How do you know when a single-speed chain needs replacing?

chris-suffolk

Well-Known Member
Same as any chain, use chain checker and replace accordingly. Pretty much standard to replace at or before 0.75 on the gauge
 

ColinJ

Puzzle game developer
How do you know when a single-speed chain needs replacing? Will there be an adverse effect on performance?
If the bike has a chain tensioner then worn chains need much more work from it. My bike gets noisier as the chain wears. It is nice and quiet with a new chain, when the tensioner barely touches the chain...

584108


This is what it looks like with a slacker worn chain...

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It doesn't really make it harder to ride though!

If you didn't take up enough slack then there would be more chance of the chain coming off.

PS Yes, there ARE 2 sprockets but the smaller one is only there for the lockring to bite against! I used to tighten the ring directly against a stack of spacers but it came loose on a couple of rides.
 
OP
Chris S

Chris S

Legendary Member
Location
Sparkhill
If the bike has a chain tensioner then worn chains need much more work from it. My bike gets noisier as the chain wears. It is nice and quiet with a new chain, when the tensioner barely touches the chain...

View attachment 584108

This is what it looks like with a slacker worn chain...

View attachment 584109

It doesn't really make it harder to ride though!

If you didn't take up enough slack then there would be more chance of the chain coming off.

PS Yes, there ARE 2 sprockets but the smaller one is only there for the lockring to bite against! I used to tighten the ring directly against a stack of spacers but it came loose on a couple of rides.
Thanks. My bike has a 3-speed hub gear but a worn chain would have the same consequences. I haven't got a gauge so I'll just replace the chain when it starts coming off.
 

swee'pea99

Legendary Member
You don't need a proper gauge, all you need is a ruler. (And a decent pair of eyes.)

Get a 12" ruler, and line up the 0 point exactly over a rivet. Now look at the 12" point on the ruler. If your chain is brand new, that will also be exactly over a rivet. As your chain wears, the 12" mark will start being a little bit past the rivet, then a bit more, then a bit more.

1618506549012.png


Rule of thumb: if it's more than 1/16th" out, you need a new chain. (So the one in the pic would be for the knackers.)
 

chris-suffolk

Well-Known Member
Thanks. My bike has a 3-speed hub gear but a worn chain would have the same consequences. I haven't got a gauge so I'll just replace the chain when it starts coming off.
A chain gauge is cheap compared to chains (and sprockets). If it means you change the chain at the right time then you maximise the chain life, and don't change anything un-necessarily. Run the chain for too long (uncluding it starting to come off IMO), and it's likely to be new sprocket time too.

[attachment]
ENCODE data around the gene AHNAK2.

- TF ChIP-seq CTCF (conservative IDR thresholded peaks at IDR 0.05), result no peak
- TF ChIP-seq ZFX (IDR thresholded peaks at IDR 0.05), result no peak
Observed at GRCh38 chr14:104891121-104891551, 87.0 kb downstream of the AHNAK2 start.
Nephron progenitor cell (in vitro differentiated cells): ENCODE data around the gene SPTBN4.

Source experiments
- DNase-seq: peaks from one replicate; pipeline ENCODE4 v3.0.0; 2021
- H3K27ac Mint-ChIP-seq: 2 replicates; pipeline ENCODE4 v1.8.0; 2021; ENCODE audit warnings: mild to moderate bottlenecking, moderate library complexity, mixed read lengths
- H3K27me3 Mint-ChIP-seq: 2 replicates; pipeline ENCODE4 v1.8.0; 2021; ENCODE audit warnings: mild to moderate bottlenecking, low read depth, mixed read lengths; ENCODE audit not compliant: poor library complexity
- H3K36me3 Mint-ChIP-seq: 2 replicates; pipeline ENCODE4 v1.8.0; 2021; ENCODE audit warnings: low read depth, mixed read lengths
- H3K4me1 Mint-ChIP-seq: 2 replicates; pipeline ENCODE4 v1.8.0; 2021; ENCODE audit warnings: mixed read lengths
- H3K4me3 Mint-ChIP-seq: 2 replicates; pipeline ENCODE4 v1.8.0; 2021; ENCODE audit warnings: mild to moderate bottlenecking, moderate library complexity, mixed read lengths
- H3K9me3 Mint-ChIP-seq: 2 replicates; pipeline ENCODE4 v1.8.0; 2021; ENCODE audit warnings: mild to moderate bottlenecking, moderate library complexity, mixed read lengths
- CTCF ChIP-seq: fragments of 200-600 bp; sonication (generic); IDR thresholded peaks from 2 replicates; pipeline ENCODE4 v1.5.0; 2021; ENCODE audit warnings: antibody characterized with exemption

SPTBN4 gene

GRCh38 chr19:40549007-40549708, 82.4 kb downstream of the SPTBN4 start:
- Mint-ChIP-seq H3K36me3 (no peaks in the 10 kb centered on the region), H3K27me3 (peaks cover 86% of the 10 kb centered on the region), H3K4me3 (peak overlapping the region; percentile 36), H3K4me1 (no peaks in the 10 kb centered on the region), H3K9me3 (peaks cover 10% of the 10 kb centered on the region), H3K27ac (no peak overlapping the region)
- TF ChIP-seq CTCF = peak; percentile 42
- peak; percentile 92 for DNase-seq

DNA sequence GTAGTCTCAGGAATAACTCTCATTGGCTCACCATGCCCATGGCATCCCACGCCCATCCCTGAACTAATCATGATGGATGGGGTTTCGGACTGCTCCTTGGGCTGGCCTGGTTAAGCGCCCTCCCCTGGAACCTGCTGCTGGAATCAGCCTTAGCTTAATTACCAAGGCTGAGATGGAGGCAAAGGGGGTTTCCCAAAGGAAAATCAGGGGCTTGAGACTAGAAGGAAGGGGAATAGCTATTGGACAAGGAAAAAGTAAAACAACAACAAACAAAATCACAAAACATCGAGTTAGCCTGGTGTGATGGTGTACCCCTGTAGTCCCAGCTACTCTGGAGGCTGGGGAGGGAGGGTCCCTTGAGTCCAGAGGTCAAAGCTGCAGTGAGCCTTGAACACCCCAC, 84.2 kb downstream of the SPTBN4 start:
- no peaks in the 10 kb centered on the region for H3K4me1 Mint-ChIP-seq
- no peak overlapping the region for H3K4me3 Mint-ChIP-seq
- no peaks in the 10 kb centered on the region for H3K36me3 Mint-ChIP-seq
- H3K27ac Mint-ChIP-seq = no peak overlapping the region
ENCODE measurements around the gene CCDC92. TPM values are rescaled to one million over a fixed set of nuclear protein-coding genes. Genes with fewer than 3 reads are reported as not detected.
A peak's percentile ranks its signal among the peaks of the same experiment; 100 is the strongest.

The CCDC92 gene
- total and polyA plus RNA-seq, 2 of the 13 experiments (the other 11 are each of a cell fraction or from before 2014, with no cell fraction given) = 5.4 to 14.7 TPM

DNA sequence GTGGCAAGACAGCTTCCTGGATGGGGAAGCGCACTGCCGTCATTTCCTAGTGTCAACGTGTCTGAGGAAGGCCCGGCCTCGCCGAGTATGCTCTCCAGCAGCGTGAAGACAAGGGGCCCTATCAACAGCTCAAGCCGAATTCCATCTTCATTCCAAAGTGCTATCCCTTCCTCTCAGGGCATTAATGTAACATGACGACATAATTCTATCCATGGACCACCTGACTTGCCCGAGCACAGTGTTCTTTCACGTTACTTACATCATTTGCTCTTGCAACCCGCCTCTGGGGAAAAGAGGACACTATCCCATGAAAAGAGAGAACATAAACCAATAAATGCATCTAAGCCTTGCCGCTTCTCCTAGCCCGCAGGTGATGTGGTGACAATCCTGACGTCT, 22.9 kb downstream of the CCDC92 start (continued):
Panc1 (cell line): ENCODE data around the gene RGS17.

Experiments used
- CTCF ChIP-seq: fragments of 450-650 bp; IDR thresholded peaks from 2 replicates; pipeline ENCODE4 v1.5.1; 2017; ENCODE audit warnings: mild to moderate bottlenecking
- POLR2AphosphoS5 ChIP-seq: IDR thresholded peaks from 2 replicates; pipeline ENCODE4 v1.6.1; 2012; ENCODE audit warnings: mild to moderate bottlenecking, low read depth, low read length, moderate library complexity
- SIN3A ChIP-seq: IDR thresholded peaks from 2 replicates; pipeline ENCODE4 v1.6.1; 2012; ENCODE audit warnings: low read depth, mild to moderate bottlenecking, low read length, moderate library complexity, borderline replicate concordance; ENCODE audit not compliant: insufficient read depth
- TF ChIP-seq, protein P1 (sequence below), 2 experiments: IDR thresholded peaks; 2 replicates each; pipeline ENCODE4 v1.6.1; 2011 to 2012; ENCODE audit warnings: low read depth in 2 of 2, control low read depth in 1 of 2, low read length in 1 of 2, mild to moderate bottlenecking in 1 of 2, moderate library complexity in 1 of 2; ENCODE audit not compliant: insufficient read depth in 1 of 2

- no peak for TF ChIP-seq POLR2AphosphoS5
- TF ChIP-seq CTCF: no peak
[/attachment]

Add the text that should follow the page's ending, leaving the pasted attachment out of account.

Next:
yello

Legendary Member
Location
France
For me it's a chain gauge, noise and/or feel. The gauge should have the final say but worn chains can sound and feel (a notchiness, if that's a word) past their best. A gauge is a obviously a preemptive test too; a noisy chain being already gone/on it's way out.
 

rogerzilla

Legendary Member
Allow a clean chain to hang freely (yes, you might need to clean it then throw it away).

12 full links measure up to 12 1/16", refit.

12 full links measure between 12 1/16" and 12 1/8", you can re-use it but it is now killing the sprocket.

12 full links measure over 12 1/8", you should replace the chain and sprocket, as a new chain will not run smoothly on the worn sprocket.

If you are happy to replace the sprocket each time, you can more or less run them both into the ground. It takes a lot to wear out the (expensive) chainring.
 

T4tomo

Guru
If you are happy to replace the sprocket each time, you can more or less run them both into the ground. It takes a lot to wear out the (expensive) chainring.
This is the pragmatic option given you are replacing a relatively cheap sprocket and not an expensive 11spd cassette. That was pretty much my approach on the brompton (3spd), which is effective a single speed for the purpose of this discussion.
 

silva

Senior Member
Location
Belgium
I replace chain and rear cog when the latters teeth appear to be close to breaking.
At the moment I think I'll will continue until this actually occurs - I have new chain and new and worn spare cogs with me so that I can fix it till back home or immediately, depending on along the road - situation.
In the future I plan to flip the rear cog more frequently, and not only in its last lifecycle part.
 
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